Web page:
FEATURES
By Janis Campbell and Janis Campbell,Yak's Corner staffer | June 29, 1998
They're bright. They're colorful. But are they good enough to drink? We put a cooler full of sports drinks and trendy juices to the test. After slurping down several summer refreshers, our Yak's Corner taste-testers gave several drinks a thumbs-up, but a couple of popular drinks didn't score any points with our panel.After sampling several drinks, Joshua Phillip said he's found a new summer refresher: All Sport Body Quencher. Seven-year-old Josh says the fruit-punch flavored All Sport is "fruity and very good."
BUSINESS
By Dawn C. Chmielewski and Dawn C. Chmielewski,Los Angeles Times | December 23, 2006
Tyson J. Carter slept through a hailstorm as he camped outside a Target store to nab a PlayStation 3 last month. But the deluge of woe began when he got Sony Corp.'s $600 video game console home. The system crashed repeatedly when the 19-year-old tried to adjust the music settings. Others complain that some games from earlier generations of the console did not run properly. And the high-definition picture promised by the PS3 doesn't work on some older televisions. "I'm not surprised," said Carter, a student of multimedia design who lives in Pittsburgh.
NEWS
December 22, 2006
Walter Kirk Cunningham, a retired Aberdeen Proving Ground engineer, died of cancer Tuesday in the hospice at Northwest Hospital Center. The longtime Northwood resident was 84. Born in Harford County's Churchville, he moved to Hamilton in Northeast Baltimore as a child. He earned a General Education Development diploma at night school at City College. He worked in construction before serving in the Army during World War II. He landed at Normandy shortly after the D-Day invasion of June 6, 1944, and was a member of tank company.
BUSINESS
By KENNETH HARNEY | April 15, 2006
Are minority homebuyers treated differently from whites by real estate agents? Ask that question to most agents and you'll almost certainly get indignant denials. But a new two-year study, financed in part by the federal government, suggests that at least for some agents, discriminatory practices are routine. The study was conducted between 2003 and mid-2005 in 12 metropolitan areas using teams of "paired testers" -- individuals or couples posing as home seekers to compare how randomly selected agents treat African-Americans, Latinos and whites.
NEWS
April 14, 2006
It's a fact of life that students have to take tests and sometimes test-givers bend the rules in order to show good results. That may well be the explanation behind a few recent incidents in Maryland where educators in three counties apparently violated state test protocols. State education officials are reviewing the incidents and think they are just isolated occurrences, not an ominous pattern. But the officials are certainly right to keep a watchful eye. Students in third to eighth grades are given the Maryland State Assessment in reading and math, and high school students are tested in English and geometry.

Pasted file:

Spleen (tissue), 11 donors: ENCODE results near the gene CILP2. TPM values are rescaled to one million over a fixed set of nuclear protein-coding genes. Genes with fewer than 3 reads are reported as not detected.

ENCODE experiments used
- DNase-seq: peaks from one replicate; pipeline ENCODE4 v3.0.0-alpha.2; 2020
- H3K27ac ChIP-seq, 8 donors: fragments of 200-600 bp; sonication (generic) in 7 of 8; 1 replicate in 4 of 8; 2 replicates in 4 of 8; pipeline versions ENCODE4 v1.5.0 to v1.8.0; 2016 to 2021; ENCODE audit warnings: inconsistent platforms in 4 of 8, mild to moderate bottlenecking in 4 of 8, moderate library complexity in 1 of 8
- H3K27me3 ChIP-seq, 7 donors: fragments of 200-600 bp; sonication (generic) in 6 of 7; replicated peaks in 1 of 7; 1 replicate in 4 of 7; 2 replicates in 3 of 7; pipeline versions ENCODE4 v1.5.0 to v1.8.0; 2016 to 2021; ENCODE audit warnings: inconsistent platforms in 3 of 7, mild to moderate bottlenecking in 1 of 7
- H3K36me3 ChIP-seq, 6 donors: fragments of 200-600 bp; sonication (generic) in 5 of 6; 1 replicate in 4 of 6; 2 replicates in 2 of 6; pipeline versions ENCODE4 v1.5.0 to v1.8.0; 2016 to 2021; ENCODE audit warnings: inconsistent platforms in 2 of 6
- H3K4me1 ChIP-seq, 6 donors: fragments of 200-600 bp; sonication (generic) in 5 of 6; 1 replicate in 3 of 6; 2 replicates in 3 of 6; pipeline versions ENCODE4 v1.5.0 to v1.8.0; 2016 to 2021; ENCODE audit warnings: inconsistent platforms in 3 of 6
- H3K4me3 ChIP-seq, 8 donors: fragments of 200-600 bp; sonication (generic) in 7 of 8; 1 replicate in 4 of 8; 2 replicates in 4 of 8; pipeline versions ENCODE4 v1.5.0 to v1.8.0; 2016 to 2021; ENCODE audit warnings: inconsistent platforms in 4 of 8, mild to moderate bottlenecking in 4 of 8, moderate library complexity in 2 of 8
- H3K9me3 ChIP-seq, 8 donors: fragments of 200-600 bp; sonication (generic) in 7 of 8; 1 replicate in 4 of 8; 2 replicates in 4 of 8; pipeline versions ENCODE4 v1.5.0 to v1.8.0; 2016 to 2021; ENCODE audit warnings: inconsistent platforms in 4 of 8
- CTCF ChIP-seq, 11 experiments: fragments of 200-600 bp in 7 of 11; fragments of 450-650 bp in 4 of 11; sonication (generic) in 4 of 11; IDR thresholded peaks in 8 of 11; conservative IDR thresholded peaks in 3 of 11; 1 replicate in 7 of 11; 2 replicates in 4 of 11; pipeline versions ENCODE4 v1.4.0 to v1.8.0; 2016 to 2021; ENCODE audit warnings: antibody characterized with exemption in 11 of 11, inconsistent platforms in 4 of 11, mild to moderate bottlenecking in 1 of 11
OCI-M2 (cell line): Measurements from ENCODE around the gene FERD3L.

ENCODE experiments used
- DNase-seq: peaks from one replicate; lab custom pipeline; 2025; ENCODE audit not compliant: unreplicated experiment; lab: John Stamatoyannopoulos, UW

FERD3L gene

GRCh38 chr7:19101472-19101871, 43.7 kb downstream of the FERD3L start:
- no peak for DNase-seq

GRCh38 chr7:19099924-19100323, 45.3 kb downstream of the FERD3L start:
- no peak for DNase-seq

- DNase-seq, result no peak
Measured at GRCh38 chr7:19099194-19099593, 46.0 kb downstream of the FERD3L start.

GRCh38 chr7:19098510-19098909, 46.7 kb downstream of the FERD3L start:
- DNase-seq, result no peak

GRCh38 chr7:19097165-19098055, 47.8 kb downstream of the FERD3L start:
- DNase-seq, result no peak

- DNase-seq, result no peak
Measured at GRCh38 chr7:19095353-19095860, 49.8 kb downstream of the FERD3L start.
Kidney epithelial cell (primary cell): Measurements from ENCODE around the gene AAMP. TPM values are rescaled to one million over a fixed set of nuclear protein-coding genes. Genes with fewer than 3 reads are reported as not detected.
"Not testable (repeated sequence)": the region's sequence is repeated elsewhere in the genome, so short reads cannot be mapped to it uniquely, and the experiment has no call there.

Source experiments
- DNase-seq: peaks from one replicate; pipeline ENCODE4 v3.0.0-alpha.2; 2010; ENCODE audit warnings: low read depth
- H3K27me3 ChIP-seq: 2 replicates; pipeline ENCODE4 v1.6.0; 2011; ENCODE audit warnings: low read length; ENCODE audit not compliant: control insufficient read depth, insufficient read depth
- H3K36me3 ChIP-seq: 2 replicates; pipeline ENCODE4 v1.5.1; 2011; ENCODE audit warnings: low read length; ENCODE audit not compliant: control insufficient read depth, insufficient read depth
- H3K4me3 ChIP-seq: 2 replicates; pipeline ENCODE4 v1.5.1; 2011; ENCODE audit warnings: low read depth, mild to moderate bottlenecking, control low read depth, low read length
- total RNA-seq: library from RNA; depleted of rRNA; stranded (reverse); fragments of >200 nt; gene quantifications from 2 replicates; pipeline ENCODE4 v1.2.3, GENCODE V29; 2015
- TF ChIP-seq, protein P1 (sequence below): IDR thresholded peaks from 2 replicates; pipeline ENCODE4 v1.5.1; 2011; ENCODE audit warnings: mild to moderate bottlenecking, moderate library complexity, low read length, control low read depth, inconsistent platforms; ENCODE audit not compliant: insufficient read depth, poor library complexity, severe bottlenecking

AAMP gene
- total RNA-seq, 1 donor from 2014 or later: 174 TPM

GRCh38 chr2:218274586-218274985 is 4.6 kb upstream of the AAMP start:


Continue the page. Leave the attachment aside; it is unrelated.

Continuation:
NEWS
March 21, 2006
On March 19, 2006, LORRAINE E. TESTER, loving mother of Valerie Kulp, Deborah Price and her husband Walter, Karen Smith and her husband Karl and Ernest Tester, Jr. and his wife Kim; cherished "grandmom" of Rhonda Garrison and her husband Joe, Robert Kulp, Jr., Walter Price, Kelle Machiran and her husband Brian, Ryan Smith, Paige, Kyle, Lucas and Autumn Tester and four great-grandchildren; dear sister of Stanley Snyder and his wife Phylis. Services are private. Inquiries may be directed to AMBROSE FUNERAL HOMES, 410-242-2211.
ENTERTAINMENT
By KEVIN BRONSON and KEVIN BRONSON,LOS ANGELES TIMES | December 22, 2005
On the surface, Peter Chan is the envy of every kid who grabs a Scorpion Flail Whip and does battle with an Exterminator. Chan plays video games. Most of the day, and sometimes night. For a living, and sometimes for fun. As a tester for Insomniac Games, he ate, lived and breathed the Sony PlayStation 2 game Ratchet: Deadlocked from February until its October launch. But lest children set aside their algebra homework with the idea that when they grow up their PlayStations can become their workstations, the boyish 27-year-old offers this perspective: "If I were a kid, I'd think, `Hey, this sounds easy - you get paid to play a game.
NEWS
By Joan Jacobson and Joan Jacobson,SUN STAFF | July 28, 1997
A landlord has agreed to pay $900,000 to settle a lawsuit filed by Baltimore Neighborhoods Inc., a fair housing group that accused the owner of a Northeast Baltimore County apartment complex of steering black tenants to the project's back buildings, BNI was to announce today.The suit in Baltimore City Circuit Court against the owners of Kenilworth at Perry Park Apartments was the result of a complaint to BNI from a former Kenilworth employee who said the landlord was practicing racial steering.
NEWS
By Sheridan Lyons and Sheridan Lyons,SUN STAFF | October 14, 2004
Baltimore Neighborhoods Inc., a fair-housing advocacy group, has filed a federal lawsuit, alleging that three of its African-American testers were rebuffed this year when they asked about trailers for sale or rent at a Finksburg mobile-home park while white testers were told of available slots. The lawsuit filed in U.S. District Court in Baltimore last week seeks a court order forbidding racial discrimination and unspecified money damages against Todd Village LLC, with a corporate address at 10706 Beaver Dam Road in Cockeysville.